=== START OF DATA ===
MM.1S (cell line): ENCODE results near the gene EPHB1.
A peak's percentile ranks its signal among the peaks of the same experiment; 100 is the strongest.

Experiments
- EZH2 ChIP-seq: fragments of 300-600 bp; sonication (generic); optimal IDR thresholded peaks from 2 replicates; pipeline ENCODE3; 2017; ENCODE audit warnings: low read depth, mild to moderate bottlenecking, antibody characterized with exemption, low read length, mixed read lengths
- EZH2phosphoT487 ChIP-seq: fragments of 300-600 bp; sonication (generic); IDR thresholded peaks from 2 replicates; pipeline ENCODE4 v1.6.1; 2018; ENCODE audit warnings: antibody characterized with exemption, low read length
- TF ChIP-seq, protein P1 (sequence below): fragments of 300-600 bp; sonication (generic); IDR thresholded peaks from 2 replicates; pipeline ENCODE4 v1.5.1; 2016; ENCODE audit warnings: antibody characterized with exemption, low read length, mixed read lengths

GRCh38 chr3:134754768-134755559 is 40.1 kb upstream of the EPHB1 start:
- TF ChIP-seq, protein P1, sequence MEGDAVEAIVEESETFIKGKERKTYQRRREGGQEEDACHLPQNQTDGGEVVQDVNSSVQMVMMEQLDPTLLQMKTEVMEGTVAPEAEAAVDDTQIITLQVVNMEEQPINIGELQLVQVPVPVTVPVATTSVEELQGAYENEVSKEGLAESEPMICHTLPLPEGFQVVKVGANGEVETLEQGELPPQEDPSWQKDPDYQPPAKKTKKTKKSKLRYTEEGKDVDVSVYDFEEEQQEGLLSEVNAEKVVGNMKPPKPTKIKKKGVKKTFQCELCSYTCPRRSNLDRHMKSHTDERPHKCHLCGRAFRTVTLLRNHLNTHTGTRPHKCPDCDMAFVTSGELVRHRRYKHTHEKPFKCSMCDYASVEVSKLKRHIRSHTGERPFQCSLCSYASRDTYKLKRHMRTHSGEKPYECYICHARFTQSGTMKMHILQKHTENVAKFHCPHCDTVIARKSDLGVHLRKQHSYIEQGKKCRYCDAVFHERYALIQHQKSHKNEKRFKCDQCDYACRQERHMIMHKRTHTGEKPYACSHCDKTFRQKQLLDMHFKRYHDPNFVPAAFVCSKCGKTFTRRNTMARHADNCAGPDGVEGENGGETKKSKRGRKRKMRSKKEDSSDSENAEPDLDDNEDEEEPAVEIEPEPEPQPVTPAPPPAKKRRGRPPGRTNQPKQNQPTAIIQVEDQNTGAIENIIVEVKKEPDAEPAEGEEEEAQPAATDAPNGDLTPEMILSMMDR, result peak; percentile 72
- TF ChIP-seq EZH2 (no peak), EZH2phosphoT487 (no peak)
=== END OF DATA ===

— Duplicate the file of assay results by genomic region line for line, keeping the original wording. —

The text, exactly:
MM.1S (cell line): ENCODE results near the gene EPHB1.
A peak's percentile ranks its signal among the peaks of the same experiment; 100 is the strongest.

Experiments
- EZH2 ChIP-seq: fragments of 300-600 bp; sonication (generic); optimal IDR thresholded peaks from 2 replicates; pipeline ENCODE3; 2017; ENCODE audit warnings: low read depth, mild to moderate bottlenecking, antibody characterized with exemption, low read length, mixed read lengths
- EZH2phosphoT487 ChIP-seq: fragments of 300-600 bp; sonication (generic); IDR thresholded peaks from 2 replicates; pipeline ENCODE4 v1.6.1; 2018; ENCODE audit warnings: antibody characterized with exemption, low read length
- TF ChIP-seq, protein P1 (sequence below): fragments of 300-600 bp; sonication (generic); IDR thresholded peaks from 2 replicates; pipeline ENCODE4 v1.5.1; 2016; ENCODE audit warnings: antibody characterized with exemption, low read length, mixed read lengths

GRCh38 chr3:134754768-134755559 is 40.1 kb upstream of the EPHB1 start:
- TF ChIP-seq, protein P1, sequence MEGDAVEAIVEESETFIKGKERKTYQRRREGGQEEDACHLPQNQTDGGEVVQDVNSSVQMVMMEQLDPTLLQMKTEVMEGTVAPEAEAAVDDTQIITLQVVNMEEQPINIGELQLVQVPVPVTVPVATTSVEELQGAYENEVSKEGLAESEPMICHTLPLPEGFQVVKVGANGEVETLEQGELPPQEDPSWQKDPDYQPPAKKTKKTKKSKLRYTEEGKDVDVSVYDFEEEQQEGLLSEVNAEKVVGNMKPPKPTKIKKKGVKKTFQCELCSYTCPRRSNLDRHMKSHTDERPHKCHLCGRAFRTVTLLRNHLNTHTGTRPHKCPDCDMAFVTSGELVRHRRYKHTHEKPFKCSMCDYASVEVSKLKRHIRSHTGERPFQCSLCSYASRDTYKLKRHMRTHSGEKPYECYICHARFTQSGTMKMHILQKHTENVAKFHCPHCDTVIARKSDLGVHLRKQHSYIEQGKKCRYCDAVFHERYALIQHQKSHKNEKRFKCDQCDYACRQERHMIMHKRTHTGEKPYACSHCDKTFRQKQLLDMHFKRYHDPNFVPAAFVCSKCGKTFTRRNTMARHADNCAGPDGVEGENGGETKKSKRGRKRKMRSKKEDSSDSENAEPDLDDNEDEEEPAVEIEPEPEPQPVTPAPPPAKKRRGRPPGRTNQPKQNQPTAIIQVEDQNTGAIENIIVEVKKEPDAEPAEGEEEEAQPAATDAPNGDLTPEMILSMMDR, result peak; percentile 72
- TF ChIP-seq EZH2 (no peak), EZH2phosphoT487 (no peak)